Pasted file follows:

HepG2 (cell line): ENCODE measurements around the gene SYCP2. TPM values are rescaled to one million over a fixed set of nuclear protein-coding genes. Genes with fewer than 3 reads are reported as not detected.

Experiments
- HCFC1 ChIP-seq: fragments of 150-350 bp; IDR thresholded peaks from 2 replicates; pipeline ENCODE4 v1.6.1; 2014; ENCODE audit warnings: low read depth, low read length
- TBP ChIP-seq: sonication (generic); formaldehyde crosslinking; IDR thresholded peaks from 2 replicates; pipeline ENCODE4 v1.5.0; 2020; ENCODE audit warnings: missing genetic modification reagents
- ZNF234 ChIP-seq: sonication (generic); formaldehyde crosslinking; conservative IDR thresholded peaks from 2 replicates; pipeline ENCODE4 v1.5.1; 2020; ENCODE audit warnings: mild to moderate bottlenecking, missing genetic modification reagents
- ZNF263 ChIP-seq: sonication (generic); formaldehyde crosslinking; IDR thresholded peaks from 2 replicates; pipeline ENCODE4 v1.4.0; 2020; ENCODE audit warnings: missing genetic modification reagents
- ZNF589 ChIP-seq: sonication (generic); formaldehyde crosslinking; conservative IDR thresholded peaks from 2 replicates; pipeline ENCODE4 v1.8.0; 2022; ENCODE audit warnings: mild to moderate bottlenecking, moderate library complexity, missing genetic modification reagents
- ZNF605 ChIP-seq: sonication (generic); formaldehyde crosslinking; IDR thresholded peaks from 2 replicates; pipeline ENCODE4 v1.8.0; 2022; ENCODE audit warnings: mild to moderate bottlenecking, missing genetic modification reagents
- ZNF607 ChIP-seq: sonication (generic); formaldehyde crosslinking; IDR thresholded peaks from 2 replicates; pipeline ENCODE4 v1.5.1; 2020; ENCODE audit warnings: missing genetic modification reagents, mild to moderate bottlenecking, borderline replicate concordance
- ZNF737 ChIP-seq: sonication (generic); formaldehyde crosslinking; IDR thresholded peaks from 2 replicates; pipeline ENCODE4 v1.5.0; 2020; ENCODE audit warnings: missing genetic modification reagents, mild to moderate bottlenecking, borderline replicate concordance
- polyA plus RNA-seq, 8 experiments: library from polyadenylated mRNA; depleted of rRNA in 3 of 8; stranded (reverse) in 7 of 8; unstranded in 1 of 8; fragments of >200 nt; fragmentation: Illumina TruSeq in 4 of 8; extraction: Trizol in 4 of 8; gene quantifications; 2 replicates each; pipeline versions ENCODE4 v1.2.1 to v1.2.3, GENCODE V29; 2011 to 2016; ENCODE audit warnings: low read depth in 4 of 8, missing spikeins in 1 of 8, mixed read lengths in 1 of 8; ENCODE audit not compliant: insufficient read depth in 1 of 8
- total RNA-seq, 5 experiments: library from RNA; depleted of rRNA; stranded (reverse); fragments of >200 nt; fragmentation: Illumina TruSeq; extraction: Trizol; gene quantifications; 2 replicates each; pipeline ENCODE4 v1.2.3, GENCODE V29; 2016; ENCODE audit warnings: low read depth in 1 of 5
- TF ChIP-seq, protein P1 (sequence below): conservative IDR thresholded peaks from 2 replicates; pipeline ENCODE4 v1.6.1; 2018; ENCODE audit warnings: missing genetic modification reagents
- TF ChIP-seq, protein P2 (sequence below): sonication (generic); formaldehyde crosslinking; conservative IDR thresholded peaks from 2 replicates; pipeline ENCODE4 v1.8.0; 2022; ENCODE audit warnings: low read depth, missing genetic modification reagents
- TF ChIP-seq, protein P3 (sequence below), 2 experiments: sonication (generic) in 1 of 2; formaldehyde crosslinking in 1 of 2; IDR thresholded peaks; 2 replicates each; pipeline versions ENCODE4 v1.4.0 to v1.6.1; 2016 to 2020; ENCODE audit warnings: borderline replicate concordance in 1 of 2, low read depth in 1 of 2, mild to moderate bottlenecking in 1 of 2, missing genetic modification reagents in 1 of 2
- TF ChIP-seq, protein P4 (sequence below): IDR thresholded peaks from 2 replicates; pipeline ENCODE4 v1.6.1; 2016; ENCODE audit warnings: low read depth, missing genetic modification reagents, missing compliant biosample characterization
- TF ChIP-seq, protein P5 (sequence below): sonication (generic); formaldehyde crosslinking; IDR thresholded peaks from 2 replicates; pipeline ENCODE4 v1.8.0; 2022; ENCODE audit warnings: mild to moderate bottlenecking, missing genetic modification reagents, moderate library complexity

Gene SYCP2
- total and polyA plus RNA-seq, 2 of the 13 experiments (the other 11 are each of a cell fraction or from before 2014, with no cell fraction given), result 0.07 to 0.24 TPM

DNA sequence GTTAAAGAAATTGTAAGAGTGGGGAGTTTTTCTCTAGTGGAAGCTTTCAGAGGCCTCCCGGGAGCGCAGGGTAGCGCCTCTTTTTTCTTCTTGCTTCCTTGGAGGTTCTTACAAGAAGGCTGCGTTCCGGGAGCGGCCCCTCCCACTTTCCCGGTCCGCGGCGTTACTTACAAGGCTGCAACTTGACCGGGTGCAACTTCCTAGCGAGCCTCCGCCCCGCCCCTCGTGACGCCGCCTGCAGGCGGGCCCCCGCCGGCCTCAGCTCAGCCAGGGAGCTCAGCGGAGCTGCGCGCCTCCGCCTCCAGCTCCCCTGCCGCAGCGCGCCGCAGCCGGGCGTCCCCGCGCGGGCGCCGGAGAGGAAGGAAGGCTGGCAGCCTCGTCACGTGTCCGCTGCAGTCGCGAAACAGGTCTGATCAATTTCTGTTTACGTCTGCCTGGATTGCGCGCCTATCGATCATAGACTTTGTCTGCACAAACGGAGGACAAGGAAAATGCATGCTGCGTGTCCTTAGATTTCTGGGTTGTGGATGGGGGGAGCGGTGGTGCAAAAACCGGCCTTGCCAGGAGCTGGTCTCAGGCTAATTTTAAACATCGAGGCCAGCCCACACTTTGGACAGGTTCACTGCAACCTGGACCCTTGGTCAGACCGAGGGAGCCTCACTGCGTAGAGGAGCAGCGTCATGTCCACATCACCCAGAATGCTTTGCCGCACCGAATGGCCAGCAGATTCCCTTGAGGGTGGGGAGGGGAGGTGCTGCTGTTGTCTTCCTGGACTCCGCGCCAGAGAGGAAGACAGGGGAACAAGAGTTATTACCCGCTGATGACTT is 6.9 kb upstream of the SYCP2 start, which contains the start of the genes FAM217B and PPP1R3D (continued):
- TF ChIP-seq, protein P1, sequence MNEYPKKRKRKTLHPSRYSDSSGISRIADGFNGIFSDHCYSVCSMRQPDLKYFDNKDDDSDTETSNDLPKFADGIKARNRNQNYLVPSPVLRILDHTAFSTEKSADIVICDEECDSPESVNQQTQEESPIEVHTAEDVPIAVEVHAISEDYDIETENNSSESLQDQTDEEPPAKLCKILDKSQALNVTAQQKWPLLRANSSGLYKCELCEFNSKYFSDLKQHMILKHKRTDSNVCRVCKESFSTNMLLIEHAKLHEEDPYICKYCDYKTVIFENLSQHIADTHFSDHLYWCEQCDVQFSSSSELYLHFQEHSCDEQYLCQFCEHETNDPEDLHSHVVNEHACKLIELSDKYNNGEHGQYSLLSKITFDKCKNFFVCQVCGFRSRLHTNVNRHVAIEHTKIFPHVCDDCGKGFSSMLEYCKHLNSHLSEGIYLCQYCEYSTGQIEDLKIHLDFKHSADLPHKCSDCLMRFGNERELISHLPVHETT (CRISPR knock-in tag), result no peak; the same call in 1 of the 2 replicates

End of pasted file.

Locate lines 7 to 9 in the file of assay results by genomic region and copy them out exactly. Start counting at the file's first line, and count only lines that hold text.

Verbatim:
- ZNF589 ChIP-seq: sonication (generic); formaldehyde crosslinking; conservative IDR thresholded peaks from 2 replicates; pipeline ENCODE4 v1.8.0; 2022; ENCODE audit warnings: mild to moderate bottlenecking, moderate library complexity, missing genetic modification reagents
- ZNF605 ChIP-seq: sonication (generic); formaldehyde crosslinking; IDR thresholded peaks from 2 replicates; pipeline ENCODE4 v1.8.0; 2022; ENCODE audit warnings: mild to moderate bottlenecking, missing genetic modification reagents
- ZNF607 ChIP-seq: sonication (generic); formaldehyde crosslinking; IDR thresholded peaks from 2 replicates; pipeline ENCODE4 v1.5.1; 2020; ENCODE audit warnings: missing genetic modification reagents, mild to moderate bottlenecking, borderline replicate concordance